Having recently booked their place at the 2014 FIFA World Cup Brazil™ in breathtaking fashion, Belgium are now eagerly looking forward to the Final Draw on 6 December in Salvador de Bahia.
Inevitably, memories of the 1986 World Cup will be stirred, when the Red Devils advanced to the semi-finals before a Diego Maradona brace for eventual champions Argentina put a halt to their progress.
One of the stars of that Belgium side was goalkeeper Jean Marie Pfaff, who thwarted attackers almost at every turn in Mexico. “We had a terrific World Cup,” the 59-year-old told FIFA.com. “The group stage wasn’t so good but we gradually got better. The matches against Russia [4-3 after extra time] and against Spain [5-4 in a penalty shootout] were the best games I ever played in. In the semi-final we didn’t lose to Argentina, we lost to Maradona.”
One of a kind
Now, 28 years later, the current crop of players also have their sights set on glory and expectations have soared after the team missed out on the 2006 and 2010 tournament editions. “We have so many young players and there’s so much talent in Belgium being snapped up by big European clubs,” Pfaff continued. “That’s given the players a lot of experience. It’s a bit like Denmark, who won the European Championship in 1992. We’ve got good players in every position and on top of that the teamwork is good, as is Marc Wilmots. He belongs to a new generation of coaches and he’s given them the impetus.”
Pfaff’s own CV is equally admirable. He amassed 64 caps between the posts for Belgium and has been named among the best 125 living footballers since 2004. “I used to be the best goalkeeper in the world and I always wanted to be number one,” Pfaff said. “I was very ambitious and I learned that you have to work hard to get to the top and to stay there. Talent alone is not enough. You need to pay close attention to your coach. I had the right attitude to succeed.”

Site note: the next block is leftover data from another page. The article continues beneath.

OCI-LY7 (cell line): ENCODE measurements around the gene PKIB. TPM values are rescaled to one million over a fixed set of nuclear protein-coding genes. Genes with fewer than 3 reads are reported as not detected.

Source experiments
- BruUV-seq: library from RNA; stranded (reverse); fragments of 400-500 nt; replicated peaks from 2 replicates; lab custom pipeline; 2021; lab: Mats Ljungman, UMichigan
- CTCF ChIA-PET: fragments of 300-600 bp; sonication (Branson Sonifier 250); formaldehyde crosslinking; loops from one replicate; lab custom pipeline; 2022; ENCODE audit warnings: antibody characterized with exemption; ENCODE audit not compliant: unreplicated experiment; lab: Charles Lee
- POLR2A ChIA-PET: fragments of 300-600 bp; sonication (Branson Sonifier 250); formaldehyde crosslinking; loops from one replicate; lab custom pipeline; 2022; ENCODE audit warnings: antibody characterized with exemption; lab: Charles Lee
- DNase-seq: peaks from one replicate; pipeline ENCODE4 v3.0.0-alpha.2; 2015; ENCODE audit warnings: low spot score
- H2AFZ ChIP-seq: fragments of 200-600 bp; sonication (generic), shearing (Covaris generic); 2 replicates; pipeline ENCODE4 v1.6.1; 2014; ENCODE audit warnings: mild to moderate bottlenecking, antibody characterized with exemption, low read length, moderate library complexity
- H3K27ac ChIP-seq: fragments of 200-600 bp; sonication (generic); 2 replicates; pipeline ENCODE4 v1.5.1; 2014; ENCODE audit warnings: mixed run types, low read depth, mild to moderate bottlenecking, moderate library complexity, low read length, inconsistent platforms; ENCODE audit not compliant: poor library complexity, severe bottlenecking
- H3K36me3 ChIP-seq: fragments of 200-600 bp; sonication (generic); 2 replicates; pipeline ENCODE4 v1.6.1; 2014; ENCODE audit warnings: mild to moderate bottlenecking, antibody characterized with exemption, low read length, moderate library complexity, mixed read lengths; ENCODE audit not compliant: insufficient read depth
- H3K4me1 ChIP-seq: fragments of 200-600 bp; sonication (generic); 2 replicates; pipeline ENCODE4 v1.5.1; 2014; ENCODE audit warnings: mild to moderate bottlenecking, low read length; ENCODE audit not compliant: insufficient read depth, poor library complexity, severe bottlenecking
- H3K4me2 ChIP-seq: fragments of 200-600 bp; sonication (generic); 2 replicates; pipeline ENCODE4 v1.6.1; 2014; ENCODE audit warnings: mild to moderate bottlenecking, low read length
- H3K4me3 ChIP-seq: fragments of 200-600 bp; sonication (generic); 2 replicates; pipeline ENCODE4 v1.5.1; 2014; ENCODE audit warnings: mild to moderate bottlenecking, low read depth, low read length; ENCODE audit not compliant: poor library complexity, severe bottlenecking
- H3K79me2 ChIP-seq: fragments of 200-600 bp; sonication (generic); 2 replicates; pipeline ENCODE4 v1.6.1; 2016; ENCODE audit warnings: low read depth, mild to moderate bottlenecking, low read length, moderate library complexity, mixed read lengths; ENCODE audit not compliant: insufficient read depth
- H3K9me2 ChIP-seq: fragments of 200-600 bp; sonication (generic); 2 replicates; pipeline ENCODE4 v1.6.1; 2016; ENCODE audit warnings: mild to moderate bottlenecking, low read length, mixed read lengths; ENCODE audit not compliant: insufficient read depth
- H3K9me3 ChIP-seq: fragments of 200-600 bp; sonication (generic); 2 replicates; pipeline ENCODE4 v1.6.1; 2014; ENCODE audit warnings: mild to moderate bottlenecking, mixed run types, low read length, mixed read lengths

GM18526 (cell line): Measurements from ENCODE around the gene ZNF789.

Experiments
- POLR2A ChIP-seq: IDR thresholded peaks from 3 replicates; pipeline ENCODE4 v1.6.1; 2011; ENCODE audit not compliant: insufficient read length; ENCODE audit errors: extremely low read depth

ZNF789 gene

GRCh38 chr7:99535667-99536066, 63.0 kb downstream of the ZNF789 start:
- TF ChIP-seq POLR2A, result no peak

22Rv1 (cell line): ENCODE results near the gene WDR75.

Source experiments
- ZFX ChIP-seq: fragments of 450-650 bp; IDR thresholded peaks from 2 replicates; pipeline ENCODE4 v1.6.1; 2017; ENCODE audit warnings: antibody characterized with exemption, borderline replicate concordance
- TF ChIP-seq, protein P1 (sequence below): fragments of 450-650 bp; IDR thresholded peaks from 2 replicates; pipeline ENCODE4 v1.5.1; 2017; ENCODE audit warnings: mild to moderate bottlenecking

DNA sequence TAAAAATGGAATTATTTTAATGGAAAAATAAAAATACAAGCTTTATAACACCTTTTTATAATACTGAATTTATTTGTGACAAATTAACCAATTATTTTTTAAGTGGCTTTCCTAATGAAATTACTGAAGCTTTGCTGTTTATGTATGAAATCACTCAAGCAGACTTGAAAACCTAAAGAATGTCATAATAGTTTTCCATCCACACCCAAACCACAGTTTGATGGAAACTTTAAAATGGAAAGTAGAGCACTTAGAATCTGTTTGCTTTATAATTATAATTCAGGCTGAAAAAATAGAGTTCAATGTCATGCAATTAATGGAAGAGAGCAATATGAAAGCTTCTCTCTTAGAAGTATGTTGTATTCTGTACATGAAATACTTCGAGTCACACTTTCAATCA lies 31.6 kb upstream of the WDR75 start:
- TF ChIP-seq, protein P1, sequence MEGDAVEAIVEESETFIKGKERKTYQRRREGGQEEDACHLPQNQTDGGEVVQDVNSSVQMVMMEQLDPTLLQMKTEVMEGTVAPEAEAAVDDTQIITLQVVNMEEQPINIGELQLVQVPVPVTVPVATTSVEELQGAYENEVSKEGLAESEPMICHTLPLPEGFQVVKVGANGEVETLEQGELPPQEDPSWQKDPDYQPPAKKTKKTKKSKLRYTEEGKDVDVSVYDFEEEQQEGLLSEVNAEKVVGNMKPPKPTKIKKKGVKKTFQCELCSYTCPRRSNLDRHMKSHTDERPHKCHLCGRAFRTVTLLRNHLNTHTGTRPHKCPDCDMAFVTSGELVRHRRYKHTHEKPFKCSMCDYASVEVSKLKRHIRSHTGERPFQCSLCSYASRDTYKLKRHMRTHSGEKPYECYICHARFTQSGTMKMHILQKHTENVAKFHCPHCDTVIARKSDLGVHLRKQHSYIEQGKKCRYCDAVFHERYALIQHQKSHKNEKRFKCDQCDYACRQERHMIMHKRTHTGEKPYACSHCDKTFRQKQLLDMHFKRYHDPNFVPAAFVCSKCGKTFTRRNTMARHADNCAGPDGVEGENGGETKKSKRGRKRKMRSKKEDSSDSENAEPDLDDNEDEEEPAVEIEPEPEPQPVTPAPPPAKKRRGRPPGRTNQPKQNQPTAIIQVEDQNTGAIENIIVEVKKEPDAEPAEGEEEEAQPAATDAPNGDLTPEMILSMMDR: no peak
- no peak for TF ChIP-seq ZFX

The pinnacle of Pfaff’s career arrived in 1987 when he was crowned the world’s finest shot-stopper. The Belgian believes that comparisons to him are hard to make because “there’s only one Jean Marie Pfaff. I have my qualities and did the best I could with them.” One such characteristic is his sense of humour, which he retains to this day: “I was small and a little bit fat. Being a goalkeeper was my only chance.”
Pfaff was a late developer and only established himself at the highest level after joining Bayern Munich, following limited success with his hometown club KSK Beveren. Pfaff won three league championships and two cups with the Bavarians, although he was also on the wrong end of a 2-1 defeat to West Germany in the UEFA EURO 1980 final. “I’m very grateful to Bayern and am proud of my career,” Pfaff said. “I took part in two World Cups, which was something I’d always dreamed of doing.”
That his favourite to win the FIFA Ballon d’Or 2013 also currently plays for Bayern is mere coincidence, as Pfaff is convinced that Franck Ribery’s speed, creativity and versatility make the Frenchman the perfect candidate to take the honour.
With his interview with FIFA.com drawing to a close, Pfaff, who is still regarded as one of the greatest sporting icons of all time in his homeland, parted with a warning to next year's World Cup participants: “Belgium will be an extremely difficult opponent for the other teams in Brazil.”